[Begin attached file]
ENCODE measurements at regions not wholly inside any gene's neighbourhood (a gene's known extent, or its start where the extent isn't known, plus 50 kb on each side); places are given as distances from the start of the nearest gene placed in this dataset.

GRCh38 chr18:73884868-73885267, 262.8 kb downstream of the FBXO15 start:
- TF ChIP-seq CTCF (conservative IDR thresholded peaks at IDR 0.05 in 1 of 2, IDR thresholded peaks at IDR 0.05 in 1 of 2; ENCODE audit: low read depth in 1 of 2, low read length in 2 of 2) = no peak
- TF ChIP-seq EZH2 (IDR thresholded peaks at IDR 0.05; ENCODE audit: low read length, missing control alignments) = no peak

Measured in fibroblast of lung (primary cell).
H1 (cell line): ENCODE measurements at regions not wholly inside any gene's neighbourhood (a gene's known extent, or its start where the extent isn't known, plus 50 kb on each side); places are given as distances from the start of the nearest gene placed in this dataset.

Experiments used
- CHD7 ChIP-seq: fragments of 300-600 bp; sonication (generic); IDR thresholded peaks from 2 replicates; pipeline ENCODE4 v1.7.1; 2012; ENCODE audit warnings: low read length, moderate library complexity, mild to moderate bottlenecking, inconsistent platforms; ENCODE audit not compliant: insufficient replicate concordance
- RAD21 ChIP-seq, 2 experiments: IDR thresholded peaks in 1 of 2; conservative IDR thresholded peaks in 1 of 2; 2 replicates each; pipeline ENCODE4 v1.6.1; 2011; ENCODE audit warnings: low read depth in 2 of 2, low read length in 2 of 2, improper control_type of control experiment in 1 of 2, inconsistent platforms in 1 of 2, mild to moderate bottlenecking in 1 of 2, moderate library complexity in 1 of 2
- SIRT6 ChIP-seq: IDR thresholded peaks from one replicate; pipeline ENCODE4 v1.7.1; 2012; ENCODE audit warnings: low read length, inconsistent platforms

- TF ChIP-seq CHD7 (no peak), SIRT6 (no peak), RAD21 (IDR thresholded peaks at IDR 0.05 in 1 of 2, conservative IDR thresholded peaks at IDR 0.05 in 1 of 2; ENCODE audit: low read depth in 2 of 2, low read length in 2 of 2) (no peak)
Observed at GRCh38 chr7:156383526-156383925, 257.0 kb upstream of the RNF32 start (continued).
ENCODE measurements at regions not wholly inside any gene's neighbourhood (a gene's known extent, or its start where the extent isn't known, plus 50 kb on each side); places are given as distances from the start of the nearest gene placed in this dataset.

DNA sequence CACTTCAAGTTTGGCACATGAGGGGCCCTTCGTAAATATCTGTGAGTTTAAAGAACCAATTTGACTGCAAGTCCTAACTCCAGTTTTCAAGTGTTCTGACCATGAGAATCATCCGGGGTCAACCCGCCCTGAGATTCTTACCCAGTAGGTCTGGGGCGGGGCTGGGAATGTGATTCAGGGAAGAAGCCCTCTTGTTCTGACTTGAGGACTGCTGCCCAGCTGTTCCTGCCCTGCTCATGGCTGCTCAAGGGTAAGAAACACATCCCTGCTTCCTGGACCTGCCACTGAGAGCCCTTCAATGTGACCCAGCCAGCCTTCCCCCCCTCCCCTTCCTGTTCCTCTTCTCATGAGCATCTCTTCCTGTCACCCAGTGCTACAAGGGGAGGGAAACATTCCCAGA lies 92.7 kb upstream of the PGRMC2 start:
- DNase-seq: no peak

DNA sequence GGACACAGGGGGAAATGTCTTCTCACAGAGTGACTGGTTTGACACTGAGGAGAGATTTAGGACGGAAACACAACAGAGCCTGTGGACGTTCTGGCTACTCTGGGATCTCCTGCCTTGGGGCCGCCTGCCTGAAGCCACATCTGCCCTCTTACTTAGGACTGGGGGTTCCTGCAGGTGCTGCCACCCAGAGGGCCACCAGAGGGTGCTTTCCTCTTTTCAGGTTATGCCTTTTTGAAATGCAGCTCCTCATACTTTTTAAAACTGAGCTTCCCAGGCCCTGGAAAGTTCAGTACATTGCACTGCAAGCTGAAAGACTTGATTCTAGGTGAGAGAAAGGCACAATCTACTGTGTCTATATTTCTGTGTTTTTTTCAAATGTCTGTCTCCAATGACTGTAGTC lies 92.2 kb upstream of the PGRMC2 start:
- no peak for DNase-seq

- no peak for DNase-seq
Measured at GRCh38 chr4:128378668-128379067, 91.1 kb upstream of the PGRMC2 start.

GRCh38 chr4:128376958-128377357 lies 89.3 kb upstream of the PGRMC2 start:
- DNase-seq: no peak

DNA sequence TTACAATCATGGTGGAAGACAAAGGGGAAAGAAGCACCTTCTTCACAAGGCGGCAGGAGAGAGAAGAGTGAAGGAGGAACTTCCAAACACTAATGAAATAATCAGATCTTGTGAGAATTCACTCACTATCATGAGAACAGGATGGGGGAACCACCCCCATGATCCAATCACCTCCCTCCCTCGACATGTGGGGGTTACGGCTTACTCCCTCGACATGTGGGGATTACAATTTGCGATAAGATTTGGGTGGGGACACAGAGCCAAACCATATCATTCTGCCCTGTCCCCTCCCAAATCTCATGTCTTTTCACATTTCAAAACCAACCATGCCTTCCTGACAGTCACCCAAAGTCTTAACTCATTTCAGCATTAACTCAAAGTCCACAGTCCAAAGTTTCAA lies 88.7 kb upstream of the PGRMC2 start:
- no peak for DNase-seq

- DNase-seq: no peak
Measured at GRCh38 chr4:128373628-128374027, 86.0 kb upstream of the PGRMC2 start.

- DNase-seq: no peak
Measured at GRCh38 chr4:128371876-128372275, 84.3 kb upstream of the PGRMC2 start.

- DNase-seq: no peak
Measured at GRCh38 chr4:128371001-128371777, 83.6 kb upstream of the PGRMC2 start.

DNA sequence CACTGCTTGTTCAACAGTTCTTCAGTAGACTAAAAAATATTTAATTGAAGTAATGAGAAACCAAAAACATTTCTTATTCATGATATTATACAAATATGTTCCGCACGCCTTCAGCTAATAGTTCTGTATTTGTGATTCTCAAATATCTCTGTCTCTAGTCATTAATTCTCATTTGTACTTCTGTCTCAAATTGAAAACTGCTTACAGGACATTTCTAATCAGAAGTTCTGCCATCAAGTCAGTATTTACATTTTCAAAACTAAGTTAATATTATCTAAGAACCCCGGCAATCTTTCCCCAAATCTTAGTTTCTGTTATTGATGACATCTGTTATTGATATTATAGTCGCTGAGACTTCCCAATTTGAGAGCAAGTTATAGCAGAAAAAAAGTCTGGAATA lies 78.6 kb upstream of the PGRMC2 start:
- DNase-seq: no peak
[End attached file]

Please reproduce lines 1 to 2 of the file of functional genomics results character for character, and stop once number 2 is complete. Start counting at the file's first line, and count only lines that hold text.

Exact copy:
ENCODE measurements at regions not wholly inside any gene's neighbourhood (a gene's known extent, or its start where the extent isn't known, plus 50 kb on each side); places are given as distances from the start of the nearest gene placed in this dataset.

GRCh38 chr18:73884868-73885267, 262.8 kb downstream of the FBXO15 start: